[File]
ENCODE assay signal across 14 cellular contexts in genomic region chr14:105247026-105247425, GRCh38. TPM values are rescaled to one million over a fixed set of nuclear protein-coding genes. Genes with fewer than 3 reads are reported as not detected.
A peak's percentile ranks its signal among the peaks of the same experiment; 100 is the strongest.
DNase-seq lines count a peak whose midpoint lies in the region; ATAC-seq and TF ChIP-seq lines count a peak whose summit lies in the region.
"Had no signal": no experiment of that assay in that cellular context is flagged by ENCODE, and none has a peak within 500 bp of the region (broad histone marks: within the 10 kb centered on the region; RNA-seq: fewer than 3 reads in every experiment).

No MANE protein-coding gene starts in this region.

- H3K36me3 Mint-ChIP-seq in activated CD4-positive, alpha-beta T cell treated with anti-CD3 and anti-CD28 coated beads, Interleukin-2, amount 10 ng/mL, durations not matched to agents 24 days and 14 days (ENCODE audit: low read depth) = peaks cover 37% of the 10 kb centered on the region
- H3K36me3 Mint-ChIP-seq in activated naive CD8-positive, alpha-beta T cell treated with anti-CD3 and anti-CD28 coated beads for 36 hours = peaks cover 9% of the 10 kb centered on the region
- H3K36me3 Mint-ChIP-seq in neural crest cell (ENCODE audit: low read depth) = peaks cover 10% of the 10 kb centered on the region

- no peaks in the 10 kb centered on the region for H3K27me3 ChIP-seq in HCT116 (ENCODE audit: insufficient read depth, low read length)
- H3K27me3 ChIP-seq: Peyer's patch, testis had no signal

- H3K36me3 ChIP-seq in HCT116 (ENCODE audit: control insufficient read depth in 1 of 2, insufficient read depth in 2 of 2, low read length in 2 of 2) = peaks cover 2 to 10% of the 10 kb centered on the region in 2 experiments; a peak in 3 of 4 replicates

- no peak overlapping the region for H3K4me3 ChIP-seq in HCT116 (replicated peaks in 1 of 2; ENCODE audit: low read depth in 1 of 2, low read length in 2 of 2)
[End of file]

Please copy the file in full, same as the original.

ENCODE assay signal across 14 cellular contexts in genomic region chr14:105247026-105247425, GRCh38. TPM values are rescaled to one million over a fixed set of nuclear protein-coding genes. Genes with fewer than 3 reads are reported as not detected.
A peak's percentile ranks its signal among the peaks of the same experiment; 100 is the strongest.
DNase-seq lines count a peak whose midpoint lies in the region; ATAC-seq and TF ChIP-seq lines count a peak whose summit lies in the region.
"Had no signal": no experiment of that assay in that cellular context is flagged by ENCODE, and none has a peak within 500 bp of the region (broad histone marks: within the 10 kb centered on the region; RNA-seq: fewer than 3 reads in every experiment).

No MANE protein-coding gene starts in this region.

- H3K36me3 Mint-ChIP-seq in activated CD4-positive, alpha-beta T cell treated with anti-CD3 and anti-CD28 coated beads, Interleukin-2, amount 10 ng/mL, durations not matched to agents 24 days and 14 days (ENCODE audit: low read depth) = peaks cover 37% of the 10 kb centered on the region
- H3K36me3 Mint-ChIP-seq in activated naive CD8-positive, alpha-beta T cell treated with anti-CD3 and anti-CD28 coated beads for 36 hours = peaks cover 9% of the 10 kb centered on the region
- H3K36me3 Mint-ChIP-seq in neural crest cell (ENCODE audit: low read depth) = peaks cover 10% of the 10 kb centered on the region

- no peaks in the 10 kb centered on the region for H3K27me3 ChIP-seq in HCT116 (ENCODE audit: insufficient read depth, low read length)
- H3K27me3 ChIP-seq: Peyer's patch, testis had no signal

- H3K36me3 ChIP-seq in HCT116 (ENCODE audit: control insufficient read depth in 1 of 2, insufficient read depth in 2 of 2, low read length in 2 of 2) = peaks cover 2 to 10% of the 10 kb centered on the region in 2 experiments; a peak in 3 of 4 replicates

- no peak overlapping the region for H3K4me3 ChIP-seq in HCT116 (replicated peaks in 1 of 2; ENCODE audit: low read depth in 1 of 2, low read length in 2 of 2)